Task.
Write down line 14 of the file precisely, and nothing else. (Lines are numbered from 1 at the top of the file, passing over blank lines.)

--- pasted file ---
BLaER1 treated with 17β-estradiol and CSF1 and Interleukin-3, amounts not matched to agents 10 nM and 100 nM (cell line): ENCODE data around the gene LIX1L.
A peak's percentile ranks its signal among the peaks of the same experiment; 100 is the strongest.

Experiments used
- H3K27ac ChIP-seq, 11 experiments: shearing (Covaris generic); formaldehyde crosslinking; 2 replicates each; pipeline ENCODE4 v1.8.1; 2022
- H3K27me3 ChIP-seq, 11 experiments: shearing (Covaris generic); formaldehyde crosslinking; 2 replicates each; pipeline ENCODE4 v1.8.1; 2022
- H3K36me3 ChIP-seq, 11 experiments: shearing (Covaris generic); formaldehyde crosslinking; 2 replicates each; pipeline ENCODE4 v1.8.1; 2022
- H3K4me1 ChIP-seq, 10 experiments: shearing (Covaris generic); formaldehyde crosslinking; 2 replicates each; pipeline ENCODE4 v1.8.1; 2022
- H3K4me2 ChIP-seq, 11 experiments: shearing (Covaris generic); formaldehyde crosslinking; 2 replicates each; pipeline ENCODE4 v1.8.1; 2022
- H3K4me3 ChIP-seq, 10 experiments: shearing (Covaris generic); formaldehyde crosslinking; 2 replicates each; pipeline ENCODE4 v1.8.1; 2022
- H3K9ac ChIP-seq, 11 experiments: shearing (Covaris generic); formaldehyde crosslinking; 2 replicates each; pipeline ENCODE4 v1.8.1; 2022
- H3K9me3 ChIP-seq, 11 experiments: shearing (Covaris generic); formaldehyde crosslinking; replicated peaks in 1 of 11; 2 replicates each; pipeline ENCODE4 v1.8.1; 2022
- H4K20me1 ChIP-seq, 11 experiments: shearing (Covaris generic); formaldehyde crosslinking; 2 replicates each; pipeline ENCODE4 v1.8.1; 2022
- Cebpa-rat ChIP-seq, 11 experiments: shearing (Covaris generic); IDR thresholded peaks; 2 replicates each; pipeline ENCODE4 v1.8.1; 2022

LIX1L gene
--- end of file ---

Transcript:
LIX1L gene